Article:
It is very difficult to deal with the idea of losing a pet cat. Make the most of your time with the pet and make it as comfortable as possible instead of being sad about the inevitable. Strengthen your bonds with the cat and remember how special he is to you.
Part 1 of 4: Creating a Comfortable Environment
Step 1. Minimize activities and sounds around the cat
When the end of his life is approaching, comfort is a must. Your pet will need a quiet and peaceful environment, free from clutter and noisy activities. If you have other pets, it's a good idea to restrict their access to the pussy.
- Take the cat house to an area of the house that is preferably not used a lot.
- If the change is too sudden for the cat, adapt the habits of other residents of the house to reduce activities and noise near the animal.
- Let the cat choose where to sleep and he will likely prefer a space that brings peace and tranquility.
- Listen to low, quiet music to increase your pet's comfort. Look for soothing sounds like birdsong and running water.
- The everyday noises can be too much in the last days of the cat, significantly worsening his health.
Step 2. More pad the cat's bed
In the last days of life, the animal may have great difficulty lying down comfortably as in the past, which can be remedied with extra blankets and mattresses. Overall, you'll prevent pressure sores from lying in one position for too long.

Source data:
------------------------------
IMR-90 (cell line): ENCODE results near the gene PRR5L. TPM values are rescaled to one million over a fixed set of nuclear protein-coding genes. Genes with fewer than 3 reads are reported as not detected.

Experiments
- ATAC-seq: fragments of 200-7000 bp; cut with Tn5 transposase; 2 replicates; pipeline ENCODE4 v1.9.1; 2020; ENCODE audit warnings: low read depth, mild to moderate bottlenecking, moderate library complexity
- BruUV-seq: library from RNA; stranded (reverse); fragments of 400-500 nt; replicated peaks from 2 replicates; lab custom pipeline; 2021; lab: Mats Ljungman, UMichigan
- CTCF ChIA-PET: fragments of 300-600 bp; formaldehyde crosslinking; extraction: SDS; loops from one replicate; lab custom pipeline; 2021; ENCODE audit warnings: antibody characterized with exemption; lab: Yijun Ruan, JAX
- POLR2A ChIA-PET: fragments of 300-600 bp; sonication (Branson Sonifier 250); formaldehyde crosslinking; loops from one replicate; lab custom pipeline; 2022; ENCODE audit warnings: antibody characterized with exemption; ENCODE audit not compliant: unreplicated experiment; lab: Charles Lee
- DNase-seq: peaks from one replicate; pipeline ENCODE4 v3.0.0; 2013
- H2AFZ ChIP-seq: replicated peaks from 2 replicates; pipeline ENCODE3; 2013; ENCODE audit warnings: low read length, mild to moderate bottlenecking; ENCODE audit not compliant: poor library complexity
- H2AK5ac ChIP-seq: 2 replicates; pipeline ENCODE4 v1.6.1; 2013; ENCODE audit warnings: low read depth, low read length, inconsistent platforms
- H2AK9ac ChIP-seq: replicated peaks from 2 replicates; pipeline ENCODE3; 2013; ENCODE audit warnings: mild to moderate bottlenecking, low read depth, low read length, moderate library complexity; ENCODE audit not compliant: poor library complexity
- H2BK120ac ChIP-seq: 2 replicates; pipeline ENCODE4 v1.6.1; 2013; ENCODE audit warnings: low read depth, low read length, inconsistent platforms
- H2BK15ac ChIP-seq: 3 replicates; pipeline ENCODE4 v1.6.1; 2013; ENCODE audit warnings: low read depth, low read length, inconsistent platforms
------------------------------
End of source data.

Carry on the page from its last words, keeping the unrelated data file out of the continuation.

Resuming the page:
- The cat may soil the bed from lack of bladder control or from being unable to walk to the litter box, so choose a material that is easy to clean.
- Foam beds, while comfortable, can be difficult to clean.
- Check the bed often to find the debris as soon as possible and clean it.
- The extra materials also help to warm the pussy. Older cats have difficulty maintaining body temperature.
Step 3. Adjust the room lighting to increase the cat's comfort
During the day, open the curtains enough so that diffused natural light enters the house. When the sun goes down, turn on a soft light in the house.
- Leave a soft light on at night for the cat. He will probably feel more comfortable this way than in the dark.
- Consult vendors at home improvement stores to find cat-friendly lighting options.
Step 4. Facilitate the cat's needs
As the end of his life approaches, so does the difficulty in getting up and walking. The distances the animal used to travel to get to the feed or the litter box may be too much now. Minimize the cat's discomfort by moving the litter box and feed and water bowls closer to the cat's rest area.
- Sometimes, not even closeness can be enough. Set up a sling with a towel or blanket to help the cat stand up.
- Keep his favorite toys nearby.